“We felt as long as there was a Catholic component to this particular crusade, we wanted to be a part of it,” Bishop Zubik said.
Those who respond to Rev. Graham’s invitation to make a decision for Christ, and who identify as Catholic, will be given the opportunity to go to Epiphany Church — adjacent to the Consol Energy Center — for the sacrament of reconciliation, or confession.
“We’re right next door,” Bishop Zubik said.
Bishop Zubik said Catholics don’t share all of Rev. Graham’s controversial political statements but added: “That’s not what this is all about. The whole point is to bring people back to Jesus.” (source)
The question we have at Lighthouse Trails is, which Jesus is Franklin Graham sending these people to when he sends them to the Catholic Church for the sacrament? We believe the answer to that is “another” Jesus as the Bible warns will happen (2 Corinthians 11:4).
According to one article, nearly 26,000 people showed up to the Graham revival meeting with around 1700 coming forth to commit or recommit their lives to Jesus.
In an article written by Bishop Zubik titled “The Church Evangelizing!,” Zubik expresses his support for the papacy’s “New Evangelization” program that Roger Oakland has warned about in his books Another Jesus: the new evangelization and the eucharist christ and Faith Undone. In the article by Zubik, he states: “As Catholics, we invite others ‘to come to Jesus’ not only at events in stadiums, but to come to Him in the sacraments, most especially the Eucharist” (p. 8). Ironically, the Catholic Church as a whole holds the official position of “closed communion,” which means that only converts to Catholicism can legitimately partake in the sacrament of the Eucharist. Many evangelicals do not understand what the Catholic church teaches about the “sacraments” and the “Eucharist.” They do not realize that the Catholic belief is that Jesus Christ is actually in the wafer and his blood in the wine, and this “transubstantiation” takes place only when a Catholic priest prays over the bread and the wine. This continual re-crucifying of Christ is the benchmark of Catholic Church doctrine to the point of martyring those who would not accept that Jesus Christ was in a wafer (see Foxe’s story about a woman who was burned at the stake for refusing to accept the Catholic belief on the Eucharist.)
This woman, Mrs. Prest, gave up her life because she understood that the Catholic “Gospel” is a religion of works based on participation in the Eucharist and the other sacraments. According to Catholic doctrine, salvation is never certain because it is based on earning something that was meant to be free as opposed to the clear statement of the Bible that we can have full assurance of salvation in that it is based on grace through faith alone in the perfect, one-time sacrifice of Jesus on the Cross. The Christian Gospel cannot be reconciled with the Sacrament of the Eucharist, but many are deceived into thinking they are one and the same thing merely because they are both focused on the Cross. But a gift that is earned is no longer a gift; in short, the free gift of salvation has been rendered useless by turning it back into a system of works. If you have not read Roger Oakland’s article and booklet The New Evangelization From Rome: Finding the True Jesus Christ, we urge you to do so as it lays out the Bible Gospel versus the Catholic “Gospel.”
Another aspect of the Catholic “Gospel” that shouldn’t be ignored can be seen on an interesting video (see video) on YouTube of a man who is being interviewed who tried to go into the Franklin Graham meeting but was denied access because he was carrying a statue of Mary, and security guards would not allow him to bring the statue in. What is worth noting is that this Catholic man states that the way to truly know God or Jesus is through Mary and that she will actually even usher in world peace and the second coming of Christ.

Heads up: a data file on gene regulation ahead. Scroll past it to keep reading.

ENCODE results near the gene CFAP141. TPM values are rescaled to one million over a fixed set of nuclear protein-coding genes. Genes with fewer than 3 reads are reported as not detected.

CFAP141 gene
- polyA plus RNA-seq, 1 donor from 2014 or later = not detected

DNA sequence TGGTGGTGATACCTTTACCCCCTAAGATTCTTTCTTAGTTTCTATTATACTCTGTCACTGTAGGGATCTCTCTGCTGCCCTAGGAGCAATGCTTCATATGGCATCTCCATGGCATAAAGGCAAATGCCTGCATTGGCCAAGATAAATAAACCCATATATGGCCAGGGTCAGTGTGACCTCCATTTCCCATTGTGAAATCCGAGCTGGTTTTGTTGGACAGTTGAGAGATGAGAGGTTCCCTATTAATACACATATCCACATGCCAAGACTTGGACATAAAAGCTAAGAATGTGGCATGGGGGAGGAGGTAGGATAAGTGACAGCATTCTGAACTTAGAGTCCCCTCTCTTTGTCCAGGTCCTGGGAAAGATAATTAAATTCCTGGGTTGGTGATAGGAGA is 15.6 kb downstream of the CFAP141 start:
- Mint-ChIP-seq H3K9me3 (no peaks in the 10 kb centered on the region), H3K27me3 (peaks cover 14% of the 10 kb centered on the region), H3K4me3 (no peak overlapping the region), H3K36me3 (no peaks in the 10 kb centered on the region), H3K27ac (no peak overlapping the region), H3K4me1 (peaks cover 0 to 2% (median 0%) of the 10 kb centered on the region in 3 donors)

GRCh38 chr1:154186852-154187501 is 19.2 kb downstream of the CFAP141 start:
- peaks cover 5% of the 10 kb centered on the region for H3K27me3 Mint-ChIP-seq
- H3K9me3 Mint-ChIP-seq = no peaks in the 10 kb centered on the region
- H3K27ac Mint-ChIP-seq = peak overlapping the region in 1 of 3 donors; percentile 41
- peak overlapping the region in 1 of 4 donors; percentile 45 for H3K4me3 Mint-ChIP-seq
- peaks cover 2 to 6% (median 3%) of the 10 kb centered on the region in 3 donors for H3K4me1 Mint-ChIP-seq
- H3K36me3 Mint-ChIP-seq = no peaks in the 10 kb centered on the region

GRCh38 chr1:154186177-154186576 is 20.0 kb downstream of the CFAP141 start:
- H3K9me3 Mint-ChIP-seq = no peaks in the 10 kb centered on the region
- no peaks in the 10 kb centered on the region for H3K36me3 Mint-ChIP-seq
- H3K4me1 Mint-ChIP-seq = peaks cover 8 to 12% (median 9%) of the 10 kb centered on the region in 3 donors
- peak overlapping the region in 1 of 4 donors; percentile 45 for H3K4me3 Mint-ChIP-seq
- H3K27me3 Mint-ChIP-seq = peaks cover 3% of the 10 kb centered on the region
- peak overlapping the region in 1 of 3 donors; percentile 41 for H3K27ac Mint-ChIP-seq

Frankly, what is the point of keeping a statue of Mary out of the Graham crusade but allowing a Catholic bishop to give the opening prayer? Perhaps Franklin Graham does not realize that embracing Catholicism cannot be a smorgasbord where you pick and choose which elements you want. Catholicism has a whole plethora of anathemas for those who differ on various unscriptural doctrinal points.
Lest you think that the Catholic Church’s “New Evangelization” program is only trying to reach “backslidden” Catholics, we need to ask the question, Who is the Catholic Church’s “New Evangelization” program trying to reach? The answer: Everyone! As Bishop Zubik states in his article: “Pope Francis has made it clear that our witness [for the Catholic Church] must be to and for everyone—to each other as fellow Catholics, active or not, as well as to other Christians, to non-Christians and to nonbelievers.”
While we believe that at least part of the motivation for these evangelical leaders to join forces with the Catholic church is politically and morally motivated to “help bring America back to God,” we believe this unifying for the sake of political and moral issues is going to backfire on the evangelical church as the Catholic papacy and leadership (including the Jesuits) are using these issues to “bring back the lost brethren to the Mother Church.” And the question that must be asked is, if this united ecumenical body of evangelicals and Catholics is successful in bringing in a new White House administration that holds to traditional moral values, will the compromise of Christian faith by evangelicals be able to be reversed and separation of the two different belief systems be restored? Not likely considering the level of spiritual deception the evangelical church is at today. In essence, a paradigm shift has already taken place. And what will happen if the ecumenical evangelical/Catholic effort is unsuccessful in bringing in a morally conservative White House administration in the next election in 2016? We can be sure that the now-very-blurred lines that have in the past distinguished evangelical Christianity from other belief systems will erode all together because unrepentant compromise never produces good fruit but only leads to further compromise. Rather, the foothold that Satan presently has will throw the door wide open for the making of a totally corrupt and apostate church.